Flamborough Snow Angels program to continue unchanged

Citywide program will be changed to subsidy model

Although the City of Hamilton’s Snow Angels program will shift to a subsidy model elsewhere in the city, the program will continue unchanged in Flamborough.

Although the City of Hamilton’s Snow Angels program will shift to a subsidy model elsewhere in the city, the program will continue unchanged in Flamborough. – Gary Yokoyama

 Although the City of Hamilton’s Snow Angels program will shift to a subsidy model elsewhere in the city, the program will continue unchanged in Flamborough.

In Flamborough, the program, which matches volunteers with seniors and those with disabilities to clear snow at their homes, is run by Flamborough Connects, and executive director Colleen Stinson said it is well-liked by clients in the community.

“Nothing will change as far as the Flamborough Connects version of the program,” she said. “It has been successful and is successful.”

While the program will continue as is in Flamborough, across the city, council has backed a pivot to a subsidy-based model, which will provide $450 per snow season to 144 residents to pay for private snow clearing. The program will repurpose the existing Snow Angels budget of $111,310 to provide the subsidy, and Flamborough Connects will receive $1,000 to administer the program.

City staff recommended making the change — which was first proposed in May — after nearly 20 years because the program has struggled to find volunteers. Last winter, 62 people — or 73 per cent of applicants — were matched with a Snow Angels volunteer.

In passing the recommendation to move to the subsidy model at the Sept. 27 council meeting, Coun. Tom Jackson said the program “never met full expectations,” adding a large number of potential clients were never matched with a volunteer. He commended staff for being “innovative” with the new program and said he hoped 144 residents would take advantage of the funding — although he suggested the need across the city was much greater than that number.

Erica Brimley, the city’s human service manager of the Ontario Works program — which administers the Snow Angels program outside of Flamborough — said qualifications will not change from the current Snow Angels eligibility — they must be 65 years or older or physically incapable of removing snow, must own and live in their own home, and do not have any other able-bodied person living in their home. They must also meet the financial eligibility threshold of the Statistics Canada low-income measure that was approved by council in 2001.

The low-income measure is based on family size and threshold, after tax. For a family of one, the threshold would be $26,570. She said residents will be issued $450 for the snow season and can use it for the “snow removal services of their choice.”

In 2024, staff will bring back a report to council on how the subsidy program was utilized, broken down by ward and area.

In Flamborough, Stinson said they had nine Snow Angels clients in 2022-23 and inquiries about the program have begun for this winter. Recently, Stinson said she spoke with a Snow Angels client from last year who was going through difficult personal circumstances.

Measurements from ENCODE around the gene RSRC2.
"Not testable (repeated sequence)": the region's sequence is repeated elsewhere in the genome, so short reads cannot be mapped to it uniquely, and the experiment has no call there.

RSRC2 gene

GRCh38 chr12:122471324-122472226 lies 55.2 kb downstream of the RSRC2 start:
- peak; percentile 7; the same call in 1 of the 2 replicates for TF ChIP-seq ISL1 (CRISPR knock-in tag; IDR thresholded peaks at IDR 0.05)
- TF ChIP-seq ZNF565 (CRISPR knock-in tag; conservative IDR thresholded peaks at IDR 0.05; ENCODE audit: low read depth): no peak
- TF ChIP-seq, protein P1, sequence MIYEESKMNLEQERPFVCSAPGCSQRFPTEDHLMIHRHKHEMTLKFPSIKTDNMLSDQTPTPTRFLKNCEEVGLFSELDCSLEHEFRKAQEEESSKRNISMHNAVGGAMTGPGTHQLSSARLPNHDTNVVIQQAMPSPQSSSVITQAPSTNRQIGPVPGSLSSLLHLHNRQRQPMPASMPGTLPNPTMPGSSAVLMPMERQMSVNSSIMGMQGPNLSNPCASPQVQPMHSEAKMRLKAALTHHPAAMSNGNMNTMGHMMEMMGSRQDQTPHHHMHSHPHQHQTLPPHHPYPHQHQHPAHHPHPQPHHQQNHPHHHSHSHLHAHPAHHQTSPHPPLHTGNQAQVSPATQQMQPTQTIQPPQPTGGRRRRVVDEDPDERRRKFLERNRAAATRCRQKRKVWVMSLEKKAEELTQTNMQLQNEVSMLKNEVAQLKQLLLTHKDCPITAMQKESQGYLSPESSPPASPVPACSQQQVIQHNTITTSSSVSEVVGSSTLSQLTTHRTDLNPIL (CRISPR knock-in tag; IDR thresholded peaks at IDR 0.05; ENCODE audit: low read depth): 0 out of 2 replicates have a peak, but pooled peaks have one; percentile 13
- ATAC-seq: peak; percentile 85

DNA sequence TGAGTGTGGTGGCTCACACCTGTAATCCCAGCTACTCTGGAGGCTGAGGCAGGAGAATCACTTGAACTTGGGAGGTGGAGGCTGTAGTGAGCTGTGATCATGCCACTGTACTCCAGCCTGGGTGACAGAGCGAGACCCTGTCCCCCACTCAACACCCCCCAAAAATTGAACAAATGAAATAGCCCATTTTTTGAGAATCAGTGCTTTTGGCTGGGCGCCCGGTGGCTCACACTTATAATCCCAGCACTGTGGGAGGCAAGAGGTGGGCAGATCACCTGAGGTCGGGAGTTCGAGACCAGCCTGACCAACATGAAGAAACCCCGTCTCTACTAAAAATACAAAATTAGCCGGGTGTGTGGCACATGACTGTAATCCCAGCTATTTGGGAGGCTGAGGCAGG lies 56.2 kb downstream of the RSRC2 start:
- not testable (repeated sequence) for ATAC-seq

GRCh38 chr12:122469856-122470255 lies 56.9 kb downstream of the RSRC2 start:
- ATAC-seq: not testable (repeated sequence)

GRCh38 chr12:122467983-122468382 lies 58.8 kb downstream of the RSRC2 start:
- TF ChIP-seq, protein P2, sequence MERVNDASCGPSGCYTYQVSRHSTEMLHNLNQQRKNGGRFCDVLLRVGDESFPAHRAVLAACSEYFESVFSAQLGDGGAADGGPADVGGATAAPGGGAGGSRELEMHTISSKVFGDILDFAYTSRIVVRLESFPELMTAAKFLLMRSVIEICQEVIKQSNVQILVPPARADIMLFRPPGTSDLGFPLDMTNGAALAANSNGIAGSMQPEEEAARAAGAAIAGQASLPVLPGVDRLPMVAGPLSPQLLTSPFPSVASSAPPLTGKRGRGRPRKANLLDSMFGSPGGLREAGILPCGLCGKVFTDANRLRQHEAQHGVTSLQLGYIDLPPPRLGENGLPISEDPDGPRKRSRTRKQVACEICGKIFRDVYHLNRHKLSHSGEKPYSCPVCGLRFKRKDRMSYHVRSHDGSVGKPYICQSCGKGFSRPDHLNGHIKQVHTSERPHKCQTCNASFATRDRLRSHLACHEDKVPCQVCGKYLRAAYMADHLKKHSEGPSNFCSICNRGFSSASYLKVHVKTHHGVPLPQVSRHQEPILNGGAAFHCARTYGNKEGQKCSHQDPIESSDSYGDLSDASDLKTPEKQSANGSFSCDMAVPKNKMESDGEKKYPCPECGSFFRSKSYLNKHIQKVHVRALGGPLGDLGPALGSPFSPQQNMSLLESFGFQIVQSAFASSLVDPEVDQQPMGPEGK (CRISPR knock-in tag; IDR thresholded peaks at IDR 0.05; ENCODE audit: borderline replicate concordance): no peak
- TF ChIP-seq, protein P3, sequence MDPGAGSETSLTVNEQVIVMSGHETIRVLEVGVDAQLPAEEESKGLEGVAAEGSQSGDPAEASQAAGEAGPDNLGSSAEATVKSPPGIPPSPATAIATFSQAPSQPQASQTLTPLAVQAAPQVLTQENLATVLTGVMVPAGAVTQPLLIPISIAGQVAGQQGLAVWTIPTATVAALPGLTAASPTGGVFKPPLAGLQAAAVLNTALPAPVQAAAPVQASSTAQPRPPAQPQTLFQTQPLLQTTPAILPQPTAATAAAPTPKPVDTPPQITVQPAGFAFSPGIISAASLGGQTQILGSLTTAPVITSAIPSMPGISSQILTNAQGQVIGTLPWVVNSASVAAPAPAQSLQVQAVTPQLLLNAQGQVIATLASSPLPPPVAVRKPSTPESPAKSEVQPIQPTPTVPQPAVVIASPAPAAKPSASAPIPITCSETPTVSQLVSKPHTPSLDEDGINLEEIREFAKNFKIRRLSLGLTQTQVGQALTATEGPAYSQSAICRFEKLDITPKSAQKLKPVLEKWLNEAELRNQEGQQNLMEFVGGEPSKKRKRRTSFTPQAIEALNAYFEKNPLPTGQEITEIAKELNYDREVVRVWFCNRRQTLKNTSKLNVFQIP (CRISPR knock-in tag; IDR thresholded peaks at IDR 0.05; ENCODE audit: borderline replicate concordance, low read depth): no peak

“She said knowing the Snow Angel was coming was a benefit to her and her husband — who was going through a serious health crisis,” Stinson said. “She said it was the most wonderful thing.

“‘I don’t want anyone to think that what your group does isn’t of the utmost importance — I was so happy every time we saw a Snow Angel.’”

Stinson said to hear testimonials like that underscore why they offer the program. She noted while people often think of Waterdown and Flamborough as affluent, there is a “statistically significant” segment of the population living at a low-income level.

“That’s an invisible population for a lot of people and knowing that we are helping to improve their quality of life … is very meaningful.”

Despite the Snow Angels program continuing in Flamborough, city spokesperson Lauren Vastano confirmed any eligible Hamilton resident — including in Flamborough — can apply for the subsidy funds to hire “a company, a neighbour or friend to remove snow” from their sidewalk, front walkway or snow plow windrow. Anyone interested in the subsidy can apply on the city website.

In addition to Flamborough Connects, she said other community-based programs across the city may be able to offer snow removal assistance, including Stoney Creek Seniors Outreach and St. Joseph’s Home Care.

Stinson said while the Flamborough Snow Angels program has some long-running volunteers, more are always welcome.

“We’re always looking for more,” she said, adding being a Snow Angel is a great opportunity for a high school student to complete their 40 hours of volunteer work.

Stinson said generally volunteers shovel between six and eight times per year, when it snows more than three centimetres. They are responsible for shovelling the sidewalk in front of the home, the windrow left by the snow plow and a path to the door.

To volunteer to be a Snow Angel in Flamborough, call Flamborough Connects at 905-689-7880 or email admin@flamboroughconnects.ca.

Contact Us!

163 Dundas Street East Waterdown, Ontario Mailing address: P.O. Box 240, L0R 2H0 admin@flamboroughconnects.ca 905.689.7880 1.800.297.3427

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